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September 1995, Volume 45, Issue 9

Case Reports

Necrotizing Crepitant Fasciitis of Abdominal Wall Following Caesarean Section

Saadia Khan  ( Dept. of Gynaecology, Gynae Unit II, Punjab Medical College, Faisalabad. )


Caesarean section is a safe mode of delivery owing to improvement in anaesthetic and surgical technique but there is an increased risk of postpartum complications following caesarean delivery1. Morbidity figures between 6-65% have been reported2,3 with wound infection as a major contributory factor. With the frequent use of prophylactic short term antibiotics serious wound infections are rare, but they still occur as seen in this report. Necrotizing fasciitis is a rare life threatening wound infection which requires prompt recogni­tion and treatment. It is a polymicrobial infection that mainly involves the fascia and spreads very rapidly along the relatively ischemic fascial planes with wide spread undermining of surrounding tissue and extreme systemic toxicity. There is generalised thrombosis of the penetrating vessels causing devascularization of the skin. The diagnosis should be suspected when a wound margin looks dusky and necrotic in a seriously ill patient.

Case Report

A twenty-four year old primipara was referred to DHQ Hospital, Faisalabad from a general practitioner clinic with a five days history of caesarean section and high grade pyrexia. Detailed notes were not available but on specific interrogation the patient laboured at home for more than twelve hours with history of several vaginal examinations by the traditional birth attendant. Thereafter, she was taken to private general practitioner’s clinic where caesarean section resulted in delivery of a good sized still born male infant. Surgery lasted for more than two hours during which five units of fresh blood were transfused. The immediate postoperative period was complicated by high grade fever and abdominal distension. On examination the patient looked flushed and dis­tressed with a temperature of 103°F. Abdominal examination revealed a midline vertical incision. There was marked swelling around the wound and the skin around the wound looked dusky red without any distinct margins. Soft tissue crepitation was discovered in the lower half of the wound on both sides and the area around the crepitus was very painful. For presumed clostndial infection benzyl penicilli 40 lac units four hourly was used intravenously. In addition gentamicin 80 mg 8 hourly intramuscularly and metronidazole infusion were started. On removal of stitches copious amount of foul smelling seropurulent discharge came out which was sent for culture. Wound was bathed in hydrogen peroxide. Surgical advice was sought and anti gas gangrene serum was given. Twenty-four hours later the patient felt better, fever lessened. Hemorrhagic bullae involving the skin and crepitus was seen spreading laterally towards the flanks; the colour of skin looked purplish. Thorough debridement was therefore, car­ried out under general anaesthesia and necrotic skin margins were removed. The necrotic fascia was much more extensive than skin involvement. During debridement the fascial tissues were relatively less vascular and two pints of fresh blood were transfused during the procedure. Samples of necrotic tissue were sent for bacteriological analysis. Forty-eight hours later the crepitus on high side of abdominal wall receded but remained unchanged on left side. The report of culture sensitivity ascertained the presence of streptococci (cultures for anaerobes were not carried out due to lack of facilities). The antibiotics were switched to clindamycin and injection ami­kacin. Another incision into the abdominal wall was made and necrotic tissue was removed followed by a third incision two days later: There was marked improvement in general state of the patient and the wound started granulating. Wound was resutured using prolene No.2 and the patient was discharged ten days later.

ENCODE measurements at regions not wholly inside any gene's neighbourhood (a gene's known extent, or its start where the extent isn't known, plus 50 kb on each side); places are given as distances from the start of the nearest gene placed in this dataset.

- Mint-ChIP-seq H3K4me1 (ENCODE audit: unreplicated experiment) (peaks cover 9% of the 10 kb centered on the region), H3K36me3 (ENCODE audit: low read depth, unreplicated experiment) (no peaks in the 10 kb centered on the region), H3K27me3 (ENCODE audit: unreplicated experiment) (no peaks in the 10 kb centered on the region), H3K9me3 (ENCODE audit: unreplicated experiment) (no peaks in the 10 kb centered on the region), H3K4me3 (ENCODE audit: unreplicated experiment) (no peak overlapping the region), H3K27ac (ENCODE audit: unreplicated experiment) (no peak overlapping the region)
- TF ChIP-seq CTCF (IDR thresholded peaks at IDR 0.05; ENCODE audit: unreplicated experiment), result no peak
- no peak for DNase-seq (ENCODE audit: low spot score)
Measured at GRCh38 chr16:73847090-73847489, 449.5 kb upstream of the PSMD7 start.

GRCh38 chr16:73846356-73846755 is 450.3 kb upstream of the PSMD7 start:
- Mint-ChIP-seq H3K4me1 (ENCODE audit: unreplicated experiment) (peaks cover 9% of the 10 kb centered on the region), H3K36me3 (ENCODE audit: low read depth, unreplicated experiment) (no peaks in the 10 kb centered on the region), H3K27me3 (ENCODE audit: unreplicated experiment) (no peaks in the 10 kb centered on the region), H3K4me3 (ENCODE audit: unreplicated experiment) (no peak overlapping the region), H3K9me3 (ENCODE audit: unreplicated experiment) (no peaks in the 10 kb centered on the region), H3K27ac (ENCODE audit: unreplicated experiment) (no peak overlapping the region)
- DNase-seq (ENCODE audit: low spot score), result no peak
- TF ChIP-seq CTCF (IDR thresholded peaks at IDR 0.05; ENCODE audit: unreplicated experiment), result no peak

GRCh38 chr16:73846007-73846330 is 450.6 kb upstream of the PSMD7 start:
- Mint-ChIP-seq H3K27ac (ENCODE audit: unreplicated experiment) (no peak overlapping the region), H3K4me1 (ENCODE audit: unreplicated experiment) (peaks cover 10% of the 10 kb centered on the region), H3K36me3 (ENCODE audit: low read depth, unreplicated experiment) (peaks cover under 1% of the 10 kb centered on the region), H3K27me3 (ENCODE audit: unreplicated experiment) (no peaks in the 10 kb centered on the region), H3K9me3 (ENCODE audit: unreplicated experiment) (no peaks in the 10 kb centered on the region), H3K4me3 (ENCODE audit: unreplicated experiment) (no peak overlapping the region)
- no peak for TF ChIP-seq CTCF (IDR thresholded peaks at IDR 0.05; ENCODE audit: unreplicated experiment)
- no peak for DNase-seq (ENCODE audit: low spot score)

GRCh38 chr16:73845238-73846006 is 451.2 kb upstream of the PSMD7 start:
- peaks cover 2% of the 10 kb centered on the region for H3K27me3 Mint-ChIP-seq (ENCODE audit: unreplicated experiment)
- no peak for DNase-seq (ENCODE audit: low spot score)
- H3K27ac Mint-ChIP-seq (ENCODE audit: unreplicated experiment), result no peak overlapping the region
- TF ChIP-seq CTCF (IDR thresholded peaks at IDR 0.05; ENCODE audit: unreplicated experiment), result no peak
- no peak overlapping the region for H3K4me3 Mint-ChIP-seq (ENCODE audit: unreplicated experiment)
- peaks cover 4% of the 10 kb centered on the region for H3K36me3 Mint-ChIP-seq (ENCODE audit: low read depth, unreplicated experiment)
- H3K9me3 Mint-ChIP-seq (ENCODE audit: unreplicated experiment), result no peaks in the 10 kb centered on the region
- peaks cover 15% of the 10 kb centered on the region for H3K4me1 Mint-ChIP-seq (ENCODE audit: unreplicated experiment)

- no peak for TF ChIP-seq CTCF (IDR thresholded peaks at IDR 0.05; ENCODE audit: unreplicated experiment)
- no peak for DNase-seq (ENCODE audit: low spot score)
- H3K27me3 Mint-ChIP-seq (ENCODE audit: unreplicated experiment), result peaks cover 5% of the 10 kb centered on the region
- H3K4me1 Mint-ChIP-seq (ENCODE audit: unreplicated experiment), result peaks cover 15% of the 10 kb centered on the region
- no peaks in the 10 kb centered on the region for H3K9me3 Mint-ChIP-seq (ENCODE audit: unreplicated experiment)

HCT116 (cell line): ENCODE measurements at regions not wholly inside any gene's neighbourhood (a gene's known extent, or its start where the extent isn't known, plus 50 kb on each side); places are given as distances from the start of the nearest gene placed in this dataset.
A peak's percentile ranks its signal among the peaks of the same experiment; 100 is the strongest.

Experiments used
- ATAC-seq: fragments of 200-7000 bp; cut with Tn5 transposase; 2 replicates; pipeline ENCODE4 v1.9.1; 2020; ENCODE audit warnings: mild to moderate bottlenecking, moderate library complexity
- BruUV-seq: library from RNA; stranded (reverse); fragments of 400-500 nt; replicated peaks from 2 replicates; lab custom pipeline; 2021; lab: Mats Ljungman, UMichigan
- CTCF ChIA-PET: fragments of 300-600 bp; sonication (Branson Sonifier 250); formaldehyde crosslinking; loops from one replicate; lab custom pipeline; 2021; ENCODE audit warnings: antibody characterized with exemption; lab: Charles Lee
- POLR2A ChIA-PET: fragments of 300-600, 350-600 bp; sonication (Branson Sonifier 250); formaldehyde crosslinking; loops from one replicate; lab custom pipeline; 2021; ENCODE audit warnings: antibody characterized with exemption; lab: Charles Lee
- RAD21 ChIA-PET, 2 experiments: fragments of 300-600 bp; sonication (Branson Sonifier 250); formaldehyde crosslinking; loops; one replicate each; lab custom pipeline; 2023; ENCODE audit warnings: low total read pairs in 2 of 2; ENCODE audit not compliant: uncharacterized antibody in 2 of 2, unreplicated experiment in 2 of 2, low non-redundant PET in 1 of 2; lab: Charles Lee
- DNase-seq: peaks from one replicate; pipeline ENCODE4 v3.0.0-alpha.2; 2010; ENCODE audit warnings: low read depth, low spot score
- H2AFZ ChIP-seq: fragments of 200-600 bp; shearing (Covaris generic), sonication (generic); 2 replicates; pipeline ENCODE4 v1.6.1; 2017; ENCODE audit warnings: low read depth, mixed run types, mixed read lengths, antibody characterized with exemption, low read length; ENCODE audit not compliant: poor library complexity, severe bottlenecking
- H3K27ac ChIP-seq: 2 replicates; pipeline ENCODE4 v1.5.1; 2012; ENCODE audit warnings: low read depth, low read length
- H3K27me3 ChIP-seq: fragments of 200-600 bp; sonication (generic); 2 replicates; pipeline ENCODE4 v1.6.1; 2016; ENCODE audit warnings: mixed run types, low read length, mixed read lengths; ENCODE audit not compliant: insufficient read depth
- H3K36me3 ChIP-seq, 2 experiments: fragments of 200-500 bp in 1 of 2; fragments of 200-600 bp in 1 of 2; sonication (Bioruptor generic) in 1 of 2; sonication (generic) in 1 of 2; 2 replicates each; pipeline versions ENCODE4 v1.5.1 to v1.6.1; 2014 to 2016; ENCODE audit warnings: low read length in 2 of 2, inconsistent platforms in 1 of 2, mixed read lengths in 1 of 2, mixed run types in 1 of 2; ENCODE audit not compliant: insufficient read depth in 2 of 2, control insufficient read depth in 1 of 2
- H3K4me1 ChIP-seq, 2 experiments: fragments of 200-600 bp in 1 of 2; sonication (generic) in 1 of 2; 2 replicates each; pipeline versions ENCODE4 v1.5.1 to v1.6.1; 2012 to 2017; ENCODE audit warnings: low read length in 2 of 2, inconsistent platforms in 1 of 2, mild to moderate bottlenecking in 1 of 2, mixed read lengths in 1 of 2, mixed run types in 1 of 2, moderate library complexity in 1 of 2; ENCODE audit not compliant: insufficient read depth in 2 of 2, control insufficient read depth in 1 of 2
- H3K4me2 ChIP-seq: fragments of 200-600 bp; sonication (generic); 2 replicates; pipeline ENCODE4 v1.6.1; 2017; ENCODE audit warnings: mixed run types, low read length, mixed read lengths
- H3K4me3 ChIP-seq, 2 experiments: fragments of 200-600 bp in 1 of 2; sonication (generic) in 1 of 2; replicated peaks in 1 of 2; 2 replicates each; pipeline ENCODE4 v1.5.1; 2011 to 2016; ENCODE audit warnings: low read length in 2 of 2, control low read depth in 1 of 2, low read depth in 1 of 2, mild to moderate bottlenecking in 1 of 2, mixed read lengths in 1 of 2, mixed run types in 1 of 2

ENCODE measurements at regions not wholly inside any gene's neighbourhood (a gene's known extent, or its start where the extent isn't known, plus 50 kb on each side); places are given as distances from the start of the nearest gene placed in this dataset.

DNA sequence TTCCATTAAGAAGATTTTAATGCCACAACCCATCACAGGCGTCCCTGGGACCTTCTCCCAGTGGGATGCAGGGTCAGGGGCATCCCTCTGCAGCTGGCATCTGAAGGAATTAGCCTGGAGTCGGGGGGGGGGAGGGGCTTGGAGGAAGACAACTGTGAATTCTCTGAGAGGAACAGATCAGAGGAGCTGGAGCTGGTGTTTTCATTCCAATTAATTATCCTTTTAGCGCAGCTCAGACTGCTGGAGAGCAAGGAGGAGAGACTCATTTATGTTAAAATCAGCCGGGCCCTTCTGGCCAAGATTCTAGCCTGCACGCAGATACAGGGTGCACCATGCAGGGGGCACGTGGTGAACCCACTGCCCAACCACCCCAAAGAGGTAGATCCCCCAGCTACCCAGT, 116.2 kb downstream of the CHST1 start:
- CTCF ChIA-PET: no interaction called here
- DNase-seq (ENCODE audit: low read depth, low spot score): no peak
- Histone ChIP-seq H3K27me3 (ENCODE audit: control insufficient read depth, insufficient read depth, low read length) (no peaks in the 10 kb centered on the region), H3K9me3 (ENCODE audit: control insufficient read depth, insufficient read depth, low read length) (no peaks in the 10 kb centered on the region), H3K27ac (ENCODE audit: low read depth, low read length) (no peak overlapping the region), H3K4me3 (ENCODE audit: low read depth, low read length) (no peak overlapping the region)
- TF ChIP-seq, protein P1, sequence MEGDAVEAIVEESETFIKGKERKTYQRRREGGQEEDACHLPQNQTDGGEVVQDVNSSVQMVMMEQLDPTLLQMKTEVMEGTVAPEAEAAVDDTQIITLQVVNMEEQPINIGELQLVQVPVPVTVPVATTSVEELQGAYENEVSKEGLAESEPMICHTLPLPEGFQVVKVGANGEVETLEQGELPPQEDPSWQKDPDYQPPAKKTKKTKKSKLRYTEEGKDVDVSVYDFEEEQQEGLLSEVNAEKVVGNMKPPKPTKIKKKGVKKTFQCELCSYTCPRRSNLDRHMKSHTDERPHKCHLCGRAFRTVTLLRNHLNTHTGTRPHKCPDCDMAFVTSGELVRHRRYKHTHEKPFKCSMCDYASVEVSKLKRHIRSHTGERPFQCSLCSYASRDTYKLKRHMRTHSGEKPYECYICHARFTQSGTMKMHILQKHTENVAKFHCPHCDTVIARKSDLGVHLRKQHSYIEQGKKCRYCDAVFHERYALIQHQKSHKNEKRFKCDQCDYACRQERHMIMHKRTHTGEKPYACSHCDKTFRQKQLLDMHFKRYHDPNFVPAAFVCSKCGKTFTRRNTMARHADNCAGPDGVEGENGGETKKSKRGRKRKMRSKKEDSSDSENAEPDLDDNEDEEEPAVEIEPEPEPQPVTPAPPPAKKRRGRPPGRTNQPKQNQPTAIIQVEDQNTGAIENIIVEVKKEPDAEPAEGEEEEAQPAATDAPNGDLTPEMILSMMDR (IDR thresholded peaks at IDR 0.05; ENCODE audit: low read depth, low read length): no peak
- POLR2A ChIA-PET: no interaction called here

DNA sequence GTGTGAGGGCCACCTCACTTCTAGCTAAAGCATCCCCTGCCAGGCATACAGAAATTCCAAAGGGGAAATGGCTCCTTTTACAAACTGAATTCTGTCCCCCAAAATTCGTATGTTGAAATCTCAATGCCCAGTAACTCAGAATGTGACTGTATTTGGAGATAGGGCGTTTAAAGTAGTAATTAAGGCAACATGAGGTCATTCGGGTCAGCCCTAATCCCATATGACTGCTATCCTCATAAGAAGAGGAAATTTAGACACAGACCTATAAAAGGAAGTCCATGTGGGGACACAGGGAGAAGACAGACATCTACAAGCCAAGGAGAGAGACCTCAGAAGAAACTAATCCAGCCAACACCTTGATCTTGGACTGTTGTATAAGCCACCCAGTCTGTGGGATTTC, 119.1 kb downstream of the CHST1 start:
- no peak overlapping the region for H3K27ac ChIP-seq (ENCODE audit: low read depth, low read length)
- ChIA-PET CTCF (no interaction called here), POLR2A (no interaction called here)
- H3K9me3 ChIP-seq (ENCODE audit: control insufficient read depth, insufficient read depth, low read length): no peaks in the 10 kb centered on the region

There has been a dramatic rise in the rate of caesarean section over the past two decades4. Though changing delivery trends have resulted in improved perinatal morbidity and mortality, serious maternal morbidity can still occur5. Major predictors of wound infection following caesarean section include length of labour, obesity, time between membrane rupture and delivery, number of vaginal examinations and length of labour6,7. The incidence of post-operative infection varies with the expertise of the surgeon, pre-operative preparations and the routines followed by the surgeon Each extra hour of surgery doubles the risk of infection8. Systemic factors like hypovolemic shock, complicated surgery, de­creased immunity and diseases like diabetes mellitus are also important Necrotizing fasciitis is a life threatening infection usually polymicrobial in nature, comprising anaerobes as well as microaerophilic, facultative anaerobic and aerobic organ­isms9. A certain type of synergy may develop between the individual organisms causing the infection. Alternatively a super infection may develop where one group (usually aerobes), creates suitable conditions for growth of a second group (anaerobes Gorbach’s effect)10. Anaembes require a decreased oxido-reduction potential multiply which occurs during tissue hypoxia following hypovolemic shock. Anaero­bic organisms cause 30% of all post- operative wound infections and more than 50% of all puerperal sepsis and include gram positive cocci (peptococci, pep to- streptococci) and gram negative anaerobic rods of the bacteroides spp and fusobacterium spp. There is a considerable lack of agreement over the terminology used to describe anaerobic soft tissue infections11. Necrotizing fasciitis is a clinical entity and not a specific bacterial infection which is characterized by exten­sive necrosis of superficial fascia with widespread undermin­ing of surrounding tissue owing to infections/thrombosis of vessels. The term. myonecrosis is usually used to describe those infections in which muscle is involved in contrast to necrotizing fasciitis where fascia is affected. Though it is essential to avoid under estimating the severity of disease and confusing it with cellulitis, phlebitis or localized abscess, at the same time it is important not to confuse it with clostridial myositis and vascular gangrene and thereby over treat this condition. Early diagnosis can be confirmed by frozen section biopsy of wound12. Necrotizing fasciitis has been reported on perineum at the location of episiotomy13,14 in the abdominal wall following caesarean section13, abdominal hysterec­tomy15, salpingectomy16,17 and laparoscopy18. The therapy is based on suitable combination of antibiotics, surgical removal of necrotic tissue, rinsing with hydrogen peroxide and longitudinal facial incisions in order to lower tension in the muscle. The histologic findings indicating necrotizing fasciitis include necrosis of superficial fascia, fibrinous thrombi of the blood vessels penetrating the fascia, presence of polymorphonuclear leukocytes in the fascia and no muscle involvement. In the presented case histopathology of described tissue was not carried out due to financial reasons.